Hope it works for you,
02-15-2011, 03:27 PM
Could somebody post an example of a sample that is using Memphis?
02-15-2011, 03:36 PM
It should be pretty easy to put up a short demo
02-15-2011, 03:42 PM
I have used this plugin and it is really useful to get that echo on the vocals. Great plugin.
02-17-2011, 06:46 AM
I’ve had this plugin for years and use it often. Works like a charm. I don’t use it so much for the echo effect ( I set ‘1’ for the
Memphis (LifeTime) Activation Code
This is a fixed type delay, record and playback unit, modified to produce an echo effect. One audio in, and two audio outs. The included version has a pinky pinkie tape loader. The version coming soon will be LEM digital, mono w/extended in out and a tape deck.
The loop and the record and playback heads are fixed. Design simulates an actual tape machine and not a hard disk drive. The record loop is analog but the played back tape is digital.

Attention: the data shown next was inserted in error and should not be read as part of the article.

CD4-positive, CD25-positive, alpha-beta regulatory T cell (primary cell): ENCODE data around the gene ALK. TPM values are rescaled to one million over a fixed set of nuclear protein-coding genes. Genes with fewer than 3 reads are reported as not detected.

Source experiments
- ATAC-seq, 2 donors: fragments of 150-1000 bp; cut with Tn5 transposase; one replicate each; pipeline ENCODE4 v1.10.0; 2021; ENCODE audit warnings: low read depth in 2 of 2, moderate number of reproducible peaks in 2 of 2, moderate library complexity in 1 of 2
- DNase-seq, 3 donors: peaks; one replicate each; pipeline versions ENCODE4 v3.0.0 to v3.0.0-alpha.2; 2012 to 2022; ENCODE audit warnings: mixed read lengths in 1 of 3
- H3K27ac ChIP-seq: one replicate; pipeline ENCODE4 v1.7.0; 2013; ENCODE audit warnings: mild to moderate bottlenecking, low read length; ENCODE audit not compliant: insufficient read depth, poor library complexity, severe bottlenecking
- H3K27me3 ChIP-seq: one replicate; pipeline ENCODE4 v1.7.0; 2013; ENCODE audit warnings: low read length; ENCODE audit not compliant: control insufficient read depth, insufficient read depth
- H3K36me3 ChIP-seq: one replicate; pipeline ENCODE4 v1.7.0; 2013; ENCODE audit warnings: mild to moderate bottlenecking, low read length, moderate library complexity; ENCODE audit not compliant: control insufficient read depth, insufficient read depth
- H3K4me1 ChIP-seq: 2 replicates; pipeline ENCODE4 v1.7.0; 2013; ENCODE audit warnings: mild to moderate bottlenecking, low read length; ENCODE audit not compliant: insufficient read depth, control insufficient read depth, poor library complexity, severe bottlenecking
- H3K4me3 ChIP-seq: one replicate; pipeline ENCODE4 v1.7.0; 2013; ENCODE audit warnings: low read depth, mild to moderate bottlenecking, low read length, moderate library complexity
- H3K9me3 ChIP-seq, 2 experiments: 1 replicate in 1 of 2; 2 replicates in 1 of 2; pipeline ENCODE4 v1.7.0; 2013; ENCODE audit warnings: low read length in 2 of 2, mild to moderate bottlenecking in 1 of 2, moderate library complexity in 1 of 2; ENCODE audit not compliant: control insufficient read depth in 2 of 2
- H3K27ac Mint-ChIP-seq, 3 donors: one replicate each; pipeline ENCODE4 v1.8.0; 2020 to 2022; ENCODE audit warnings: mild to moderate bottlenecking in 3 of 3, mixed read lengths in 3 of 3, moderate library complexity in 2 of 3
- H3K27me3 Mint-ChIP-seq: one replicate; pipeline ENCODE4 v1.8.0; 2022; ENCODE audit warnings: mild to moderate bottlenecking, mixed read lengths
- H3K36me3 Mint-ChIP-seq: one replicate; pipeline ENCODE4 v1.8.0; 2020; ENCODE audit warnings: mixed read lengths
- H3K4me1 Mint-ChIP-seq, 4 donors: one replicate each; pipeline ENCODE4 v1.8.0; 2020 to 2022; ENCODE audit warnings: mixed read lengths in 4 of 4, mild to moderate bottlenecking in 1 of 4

The Memphis pedal can be used stand alone or with other pedals in your rig.
-The above description was taken from the description and manual of the original Memphis VST the collapse of the “dream” is not always a clinical event or process. However, understanding the precipitating events and the neural, emotional, behavioral, and physiological factors that contribute to these phenomena helps in making the most appropriate treatment decisions. The diagnosis and treatment of these medical conditions must be integrated and should be based on clinical, neurobiological, and ethical considerations.
Electronic supplementary material
What’s New in the?
Memphis is a free, open source VST effect plug-in for Adobe’s
Clamwin PC, Mac and Linux based Digital Audio Workstations
(DAW) such as Cubase, Fruityloops, Logic, Reaper, Nuendo, Studio
Em, Studio One, Logic, and Live. It was developed to be a simple fixed
fixed delay locked in at 115 milliseconds. Why fixed and why 115 miliseconds? Well Memphis is designed to be a quick way to get a rockabilly sound. Ya, know the slap back of earlly Elvis. Back then Ampex tape machines were really all there was to record.